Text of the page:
What began as a trickle is now a flood. Mere weeks after an Adams County judge ruled Colorado's same-sex marriage ban unconstitutional, U.S. District Judge Raymond P. Moore issued a similar finding. However, Moore stayed his order (on view below) until 8 a.m. on August 25 and Colorado Attorney General John Suthers is expected to seek an injunction to maintain the status quo until the U.S. Supreme Court can weigh in.
That frustrates Mari Newman, who represents plaintiffs in the latest case. In her view, "the only thing standing in the way of marriage equality for all Coloradans is Attorney General John Suthers."
Last month, as we've reported, the 10th U.S. Circuit Court of Appeals in Denver ruled in a Utah case that same sex couples have a right to marry under the Constitution. That order was stayed, too, but because the ruling covers Colorado, Boulder County Clerk Hillary Hall began issuing same-sex marriage licenses right away.
Suthers's office objected to Hall's move -- but earlier this month, a judge in Boulder gave Hall permission to continue. The AG responded yesterday by filing what a spokesperson described in a news release as "a motion asking the Colorado Court of Appeals to issue an order requiring the Boulder County Clerk to enforce the state's marriage laws while the Colorado Supreme Court considers the laws' constitutionality.
"The requested order is effectively identical to the order granted by the Colorado Supreme Court regarding Denver and Adams Counties last week," the announcement continues. "Under the courts' rules, the request had to be made first to the trial court in Boulder. Now that that court has declined to follow the Colorado Supreme Court, the request is before the Colorado Court of Appeals."
Meanwhile, Judge Moore weighed in on the complaint from six same-sex couples represented by Newman. In his view, simply waiting for the U.S. Supreme Court to offer its views about the Utah case wasn't an option. Here's an excerpt from his order:
Based on the most recent stay, it appears to the Court that it may well be that a message is being sent by the Supreme Court. But this Court is not some modern day haruspex skilled in the art of divination. This Court cannot -- and, more importantly, it will not -- tell the people of Colorado that the access to this or any other fundamental right will be delayed because it "thinks" or "perceives" the subtle -- or not so subtle -- content of a message not directed to this case. The rule of law demands more.
Nonetheless, Moore put a stay in place for the next month -- and Suthers cheered the decision. His statement reads: "We are gratified Judge Moore agreed with us that additional litigation in that court would be wasteful given that our laws' status will be decided by the Supreme Court's decision in the Utah's case. We expect the court of appeals to continue the stay, as it and the supreme courts of the U.S. and Colorado have in similar cases."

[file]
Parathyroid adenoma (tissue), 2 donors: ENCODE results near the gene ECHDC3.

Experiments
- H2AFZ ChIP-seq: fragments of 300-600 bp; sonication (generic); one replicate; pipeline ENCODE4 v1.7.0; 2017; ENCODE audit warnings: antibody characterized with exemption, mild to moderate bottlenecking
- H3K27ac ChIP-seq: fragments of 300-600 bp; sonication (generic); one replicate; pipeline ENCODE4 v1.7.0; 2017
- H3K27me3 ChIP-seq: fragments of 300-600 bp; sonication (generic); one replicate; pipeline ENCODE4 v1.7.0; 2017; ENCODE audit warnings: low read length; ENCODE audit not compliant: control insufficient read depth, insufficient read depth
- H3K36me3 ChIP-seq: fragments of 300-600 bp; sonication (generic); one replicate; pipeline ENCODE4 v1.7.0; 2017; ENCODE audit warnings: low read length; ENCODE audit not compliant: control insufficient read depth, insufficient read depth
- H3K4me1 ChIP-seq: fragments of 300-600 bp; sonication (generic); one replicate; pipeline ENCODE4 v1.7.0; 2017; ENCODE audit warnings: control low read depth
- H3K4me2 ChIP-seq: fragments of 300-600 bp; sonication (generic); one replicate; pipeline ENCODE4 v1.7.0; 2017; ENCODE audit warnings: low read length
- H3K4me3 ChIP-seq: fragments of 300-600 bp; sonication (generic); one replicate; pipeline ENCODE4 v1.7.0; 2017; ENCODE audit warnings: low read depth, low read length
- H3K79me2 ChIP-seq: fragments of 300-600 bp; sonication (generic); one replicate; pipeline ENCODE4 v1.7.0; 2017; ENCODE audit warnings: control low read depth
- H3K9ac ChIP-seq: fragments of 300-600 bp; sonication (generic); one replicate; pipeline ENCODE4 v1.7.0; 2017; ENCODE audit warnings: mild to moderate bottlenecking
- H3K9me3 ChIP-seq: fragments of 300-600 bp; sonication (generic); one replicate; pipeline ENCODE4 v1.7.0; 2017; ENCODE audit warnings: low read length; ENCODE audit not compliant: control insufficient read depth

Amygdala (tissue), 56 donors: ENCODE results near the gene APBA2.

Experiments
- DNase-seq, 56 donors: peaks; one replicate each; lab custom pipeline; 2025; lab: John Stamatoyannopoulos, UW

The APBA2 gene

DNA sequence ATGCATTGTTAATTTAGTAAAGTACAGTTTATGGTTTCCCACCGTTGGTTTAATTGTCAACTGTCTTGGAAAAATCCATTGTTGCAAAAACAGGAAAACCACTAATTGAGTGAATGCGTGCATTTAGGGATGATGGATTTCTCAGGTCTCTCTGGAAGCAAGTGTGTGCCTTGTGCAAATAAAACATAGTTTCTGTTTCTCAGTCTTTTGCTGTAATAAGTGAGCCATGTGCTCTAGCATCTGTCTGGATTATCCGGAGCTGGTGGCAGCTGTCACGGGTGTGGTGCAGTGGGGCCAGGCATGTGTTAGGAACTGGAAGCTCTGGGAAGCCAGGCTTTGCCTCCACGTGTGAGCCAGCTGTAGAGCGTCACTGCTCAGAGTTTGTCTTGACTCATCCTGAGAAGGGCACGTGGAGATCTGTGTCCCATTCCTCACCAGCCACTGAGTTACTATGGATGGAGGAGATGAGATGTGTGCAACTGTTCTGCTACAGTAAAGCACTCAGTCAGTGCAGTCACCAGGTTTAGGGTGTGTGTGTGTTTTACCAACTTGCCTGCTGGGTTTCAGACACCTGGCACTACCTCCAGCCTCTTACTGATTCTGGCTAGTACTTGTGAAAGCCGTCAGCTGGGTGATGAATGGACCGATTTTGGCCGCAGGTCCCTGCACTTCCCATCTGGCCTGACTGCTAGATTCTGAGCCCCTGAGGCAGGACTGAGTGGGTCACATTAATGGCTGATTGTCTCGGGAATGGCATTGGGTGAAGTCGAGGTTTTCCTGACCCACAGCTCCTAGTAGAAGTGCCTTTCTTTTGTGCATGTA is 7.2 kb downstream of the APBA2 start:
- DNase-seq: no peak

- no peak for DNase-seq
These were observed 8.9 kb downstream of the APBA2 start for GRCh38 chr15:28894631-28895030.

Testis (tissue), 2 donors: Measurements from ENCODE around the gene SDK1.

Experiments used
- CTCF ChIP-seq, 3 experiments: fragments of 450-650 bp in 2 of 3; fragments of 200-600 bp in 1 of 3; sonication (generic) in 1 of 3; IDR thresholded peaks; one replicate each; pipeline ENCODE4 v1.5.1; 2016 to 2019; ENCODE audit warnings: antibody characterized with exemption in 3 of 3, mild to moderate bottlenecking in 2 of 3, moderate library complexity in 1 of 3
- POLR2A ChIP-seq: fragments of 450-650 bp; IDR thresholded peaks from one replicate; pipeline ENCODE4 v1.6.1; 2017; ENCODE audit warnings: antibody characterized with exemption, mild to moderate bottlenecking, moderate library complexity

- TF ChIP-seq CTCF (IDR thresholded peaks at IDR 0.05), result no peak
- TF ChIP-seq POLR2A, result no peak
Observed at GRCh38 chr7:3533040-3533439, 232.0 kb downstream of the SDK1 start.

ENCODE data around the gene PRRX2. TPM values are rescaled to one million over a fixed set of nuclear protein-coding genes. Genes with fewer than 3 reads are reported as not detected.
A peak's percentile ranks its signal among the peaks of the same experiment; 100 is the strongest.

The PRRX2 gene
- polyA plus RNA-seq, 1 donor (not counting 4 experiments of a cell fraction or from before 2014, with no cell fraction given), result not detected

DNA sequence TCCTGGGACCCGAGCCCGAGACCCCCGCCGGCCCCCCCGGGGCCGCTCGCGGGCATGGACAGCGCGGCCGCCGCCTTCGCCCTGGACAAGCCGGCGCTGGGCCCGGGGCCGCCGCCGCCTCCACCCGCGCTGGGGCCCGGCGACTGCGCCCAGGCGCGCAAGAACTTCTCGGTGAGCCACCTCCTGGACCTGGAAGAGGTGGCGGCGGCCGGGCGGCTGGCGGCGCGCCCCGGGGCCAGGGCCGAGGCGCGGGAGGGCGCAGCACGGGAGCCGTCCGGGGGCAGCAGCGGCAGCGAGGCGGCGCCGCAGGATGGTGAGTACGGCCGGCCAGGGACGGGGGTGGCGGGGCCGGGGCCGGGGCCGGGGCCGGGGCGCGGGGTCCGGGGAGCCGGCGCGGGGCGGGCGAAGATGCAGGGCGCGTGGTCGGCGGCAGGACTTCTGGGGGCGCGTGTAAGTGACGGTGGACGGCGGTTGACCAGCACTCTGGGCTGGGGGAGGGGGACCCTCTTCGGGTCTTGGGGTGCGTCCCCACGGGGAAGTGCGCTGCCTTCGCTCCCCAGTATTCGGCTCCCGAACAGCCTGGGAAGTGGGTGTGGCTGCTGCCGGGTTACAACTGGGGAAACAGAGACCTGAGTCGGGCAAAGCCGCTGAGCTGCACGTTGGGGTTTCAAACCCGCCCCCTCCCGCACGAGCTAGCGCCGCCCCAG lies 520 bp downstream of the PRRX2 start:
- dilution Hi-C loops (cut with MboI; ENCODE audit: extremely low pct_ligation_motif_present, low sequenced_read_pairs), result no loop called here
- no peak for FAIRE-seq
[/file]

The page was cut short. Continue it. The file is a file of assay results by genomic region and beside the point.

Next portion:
Newman is far less enthusiastic. In a post-victory release, she argues that it's time for Suthers "to back down from this losing battle and allow Colorado to treat all of its families with equality and dignity."
Via e-mail, we asked Newman some followup questions. Here's that exchange:
Westword: Colorado's voters approved a same-sex marriage ban in 2006. Why shouldn't Suthers be seen as simply acting to support the will of voters?
Mari Newman: Amendment 43 passed in 2006 by a VERY narrow majority, just 56 percent of the voters. Times have changed. Now, a significantly larger majority of Coloradans support marriage equality. BUT, even if that were not true, our society cannot tolerate tyranny of the majority against oppressed groups. We are better than that.
WW: If Suthers declined to appeal, what would the impact be on the same-sex marriage issue not just here in Colorado but nationwide?
MN: If Suthers chooses not to appeal, then the injunction would take effect 8/25 allowing marriage equality to take hold in Colorado. Suthers would be following the lead of state officials in Pennsylvania, Illinois and Oregon, who allowed court rulings striking down gay-marriage bans to stand.
WW: At this point, with so many courts striking down same-sex marriage bans, do you see Suthers's appeals as more about politics than the law?
MN:Absolutely. EVERY single court that has looked at this issue since the Supreme Court ruled last summer in Windsor (United States v. Windsor, which gutted the Defense of Marriage Act) has found in favor of marriage equality. Suthers's continuing fight is a mean-spirited political attack on same-sex families, all at the expense of Colorado taxpayers and real Colorado families.
Read Judge Moore's order here.
Send your story tips to the author, Michael Roberts.
John Suthers only obstacle to marriage equality in Colorado, says attorney after ban-case win
Keep Westword Free... Since we started Westword, it has been defined as the free, independent voice of Denver, and we would like to keep it that way. Offering our readers free access to incisive coverage of local news, food and culture. Producing stories on everything from political scandals to the hottest new bands, with gutsy reporting, stylish writing, and staffers who've won everything from the Society of Professional Journalists' Sigma Delta Chi feature-writing award to the Casey Medal for Meritorious Journalism. But with local journalism's existence under siege and advertising revenue setbacks having a larger impact, it is important now more than ever for us to rally support behind funding our local journalism. You can help by participating in our "I Support" membership program, allowing us to keep covering Denver with no paywalls.